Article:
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February is Teen Dating Violence Awareness month, and we’re joining the cause to get the word out about what teenagers, parents, teachers, and community members can do to be aware of and prevent teen dating violence.
Eighty-one percent of parents believe teen dating violence is not an issue or admit they don’t know if it’s an issue.
Every relationship is different and teen relationships, which are often fraught with drama and high emotion, can be dynamic and intense.
Furthermore, abuse and violence within the dating relationship can have a serious detrimental impact on the victims.
“It can negatively influence the development of healthy sexuality, intimacy, and identity as youth grow into adulthood and can increase the risk of physical injury, poor academic performance, binge drinking, suicide attempts, unhealthy sexual behaviors, substance abuse, negative body image and self-esteem, and violence in future relationships.”However, while the statistics clearly demonstrate the severity of the problem, many people simply aren’t aware of its prevalence or its impact.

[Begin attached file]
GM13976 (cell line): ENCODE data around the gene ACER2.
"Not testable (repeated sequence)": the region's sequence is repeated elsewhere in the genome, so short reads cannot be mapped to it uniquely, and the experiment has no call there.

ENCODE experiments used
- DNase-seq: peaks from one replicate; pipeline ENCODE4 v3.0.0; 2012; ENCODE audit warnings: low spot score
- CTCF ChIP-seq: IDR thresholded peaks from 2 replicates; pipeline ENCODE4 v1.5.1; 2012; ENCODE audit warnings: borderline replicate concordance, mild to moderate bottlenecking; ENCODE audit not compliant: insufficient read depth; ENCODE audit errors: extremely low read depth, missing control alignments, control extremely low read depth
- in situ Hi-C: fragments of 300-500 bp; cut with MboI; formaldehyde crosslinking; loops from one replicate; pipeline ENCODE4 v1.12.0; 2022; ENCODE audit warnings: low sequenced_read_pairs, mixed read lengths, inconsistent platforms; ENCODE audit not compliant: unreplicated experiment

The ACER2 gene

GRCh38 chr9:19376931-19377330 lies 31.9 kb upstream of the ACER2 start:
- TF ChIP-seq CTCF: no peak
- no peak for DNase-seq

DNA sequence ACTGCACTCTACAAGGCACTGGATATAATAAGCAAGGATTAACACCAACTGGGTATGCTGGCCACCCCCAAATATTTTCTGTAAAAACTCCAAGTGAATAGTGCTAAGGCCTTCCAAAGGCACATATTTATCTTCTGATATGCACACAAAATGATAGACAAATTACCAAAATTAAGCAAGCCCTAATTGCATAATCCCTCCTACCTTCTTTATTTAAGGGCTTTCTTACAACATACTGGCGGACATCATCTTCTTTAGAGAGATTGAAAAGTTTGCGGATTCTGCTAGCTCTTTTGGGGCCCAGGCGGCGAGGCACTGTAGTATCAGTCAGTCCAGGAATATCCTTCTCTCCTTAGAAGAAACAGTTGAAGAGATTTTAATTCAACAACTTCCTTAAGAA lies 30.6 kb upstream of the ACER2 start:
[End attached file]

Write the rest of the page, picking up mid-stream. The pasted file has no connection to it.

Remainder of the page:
The question on physical TDV asked how many times someone "physically hurt you on purpose" and the new question on sexual TDV asked "how many times did someone you were dating or going out with force you to do sexual things that you did not want to do?